The scriptural readings for the 17th day after Pentecost are 2 Corinthians 6: 16 – 7:1, and the St. Luke 8: 5 -15, or the epistle and gospel respectively. From the epistle we read St. Paul’s words which he, in part, takes from both the Law and Prophets:
For you are the temple of the living God, just as God said, “I shall indwell and walk among them, I shall be their God, and they shall be my people” (2 Cor 6: 16).
Thus, the Triune God desires relationship with humanity. The Creator desires communion with his creatures. St. Paul is in agreement with St. John’s recording of Jesus’ words found in his High Priestly Prayer: “in order that all might be one, just as you, Father are in me and I in you, in order that even they might be in us…” (John 17: 21). Our salvation is not simply a juridical reality — a legal absolving of guilt. Christian salvation is a relational union with God: Father, Son, and Holy Spirit. Then, Jesus speaks of this union with himself by the Eucharist: “The one who is eating my flesh and drinking my blood abides in me, and I in him” (John 6: 56).
The Old Testament Scriptures speak of an acceptable hour. St. Paul also uses this phrase to declare the importance — even urgency — of reconciliation to God. He writes this quoting the prophet Isaiah: “‘In the acceptable time I heard you, and in the day of salvation I helped you.’ Behold, now is the acceptable time, behold now is the day of salvation!” (2 Cor 6: 2).
I had the privilege of serving The Divine Liturgy at St. Katherine’s Church in Pullman, Washington on October 9, 2016. The above passage came from the epistle reading of the day (2 Cor 6: 1—10). The epistle preceded the Gospel reading which relays the account of Jesus’ raising to life the only son of the widow of the city of Nain (Luke 7: 11 — 16). In this gospel pericope there are two very contrasting gatherings and processions. Here we have the description of the first gathering: “And it happened in the next day while he was going to the city of Nain, and his disciples and a great crowd were going with him (Luke 7: 11).” This gathering is assembled around Jesus. This gathering is assembled around his Life and Light. The other gathering has assembled for a quite different purpose. “Now as he drew near the city gate, there was a burial procession of mother’s dead only son, and she was a widow, and a great crowd was together with her” (Luke 7: 12). This assembly gathered around death and grief.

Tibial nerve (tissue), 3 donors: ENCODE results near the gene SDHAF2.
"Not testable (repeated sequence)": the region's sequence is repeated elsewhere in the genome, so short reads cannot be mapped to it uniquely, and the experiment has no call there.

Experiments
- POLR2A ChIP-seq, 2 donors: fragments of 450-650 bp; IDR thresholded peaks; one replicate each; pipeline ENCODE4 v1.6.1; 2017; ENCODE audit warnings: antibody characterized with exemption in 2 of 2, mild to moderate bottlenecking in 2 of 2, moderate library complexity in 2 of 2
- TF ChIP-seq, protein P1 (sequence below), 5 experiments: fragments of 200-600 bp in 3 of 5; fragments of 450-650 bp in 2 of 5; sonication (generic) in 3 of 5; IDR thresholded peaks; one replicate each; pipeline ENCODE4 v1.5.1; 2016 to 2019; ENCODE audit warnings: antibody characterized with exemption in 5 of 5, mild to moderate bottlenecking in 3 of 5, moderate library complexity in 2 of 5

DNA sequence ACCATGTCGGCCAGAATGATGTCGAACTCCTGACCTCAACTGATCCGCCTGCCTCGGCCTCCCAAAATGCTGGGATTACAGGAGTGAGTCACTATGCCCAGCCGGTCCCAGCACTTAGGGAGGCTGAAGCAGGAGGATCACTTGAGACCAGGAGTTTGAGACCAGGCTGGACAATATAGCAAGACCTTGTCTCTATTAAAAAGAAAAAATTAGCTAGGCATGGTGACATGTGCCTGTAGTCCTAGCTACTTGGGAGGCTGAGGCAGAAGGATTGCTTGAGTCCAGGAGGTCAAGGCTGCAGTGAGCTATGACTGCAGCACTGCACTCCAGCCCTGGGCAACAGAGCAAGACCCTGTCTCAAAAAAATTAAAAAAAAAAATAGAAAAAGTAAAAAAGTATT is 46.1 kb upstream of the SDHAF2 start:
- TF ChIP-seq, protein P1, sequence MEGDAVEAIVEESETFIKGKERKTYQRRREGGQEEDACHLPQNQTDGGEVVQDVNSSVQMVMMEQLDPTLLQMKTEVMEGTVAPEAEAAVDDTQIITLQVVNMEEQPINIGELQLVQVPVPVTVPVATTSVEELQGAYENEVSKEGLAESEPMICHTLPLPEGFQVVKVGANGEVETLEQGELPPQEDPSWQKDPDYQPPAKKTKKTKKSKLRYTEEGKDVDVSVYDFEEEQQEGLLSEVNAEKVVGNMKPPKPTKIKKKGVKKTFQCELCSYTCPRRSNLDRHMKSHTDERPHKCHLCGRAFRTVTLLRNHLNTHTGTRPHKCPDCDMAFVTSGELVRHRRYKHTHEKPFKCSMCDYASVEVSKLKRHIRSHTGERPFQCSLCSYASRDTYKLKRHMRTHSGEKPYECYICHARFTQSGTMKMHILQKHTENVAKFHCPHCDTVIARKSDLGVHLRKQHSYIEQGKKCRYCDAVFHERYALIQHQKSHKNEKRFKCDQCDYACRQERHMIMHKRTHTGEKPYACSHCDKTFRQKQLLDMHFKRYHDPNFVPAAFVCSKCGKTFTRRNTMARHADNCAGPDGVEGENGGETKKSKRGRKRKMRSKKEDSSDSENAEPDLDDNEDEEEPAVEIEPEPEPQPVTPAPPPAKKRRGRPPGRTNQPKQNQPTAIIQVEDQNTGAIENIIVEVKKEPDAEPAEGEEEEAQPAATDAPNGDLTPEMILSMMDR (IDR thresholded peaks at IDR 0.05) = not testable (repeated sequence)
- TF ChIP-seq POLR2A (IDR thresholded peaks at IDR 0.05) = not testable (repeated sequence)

The lectionary for seventh Sunday after Pentecost gives us the Gospel account of the healing of two blind men. The duo follow Jesus and cry out to him, “Have mercy on us, Son of David!” Upon entering a house these two men approach Jesus. Jesus says to them, “Do you believe that I am able to do this?” They reply, “Yes, Lord.” Then “[Jesus] touched their eyes saying, ‘According to your faith let this be for you.’ “And their eyes were opened” (Mt 9: 27 — 30). For these two men the first object they see is their Healer, their Savior — the One who is God Incarnate. How blessed were those four eyes!
Others of us were born sighted. The first object we laid eyes on (however imperfectly as newborns) was likely the face of our mother, itself also a blessing. As sighted infants and then children we took in the creation around us with frequent awe and wonder. We saw creation through eyes of innocence. As a child I had eyes that took no account of the size of my friends’ houses, the cars their parents drove, and took no care of the occupation of father or mother.
The patients of the anticoagulation and diabetes clinic in which I work often make statements which prompt some reflection. “Well,” he said, “today is the longest day of the year.” He referred to the summer solstice. This day holds out the longest period of daylight of the year. This day is not longer than any other day — it lasts only 24 hours. However, this particular day holds some degree of dread for me. With the very next day those wonderful, lingering, warm daylight hours begin to gradually shrink. They shrink to the dim, gloom, and dark of late autumn and winter (I live in western Washington).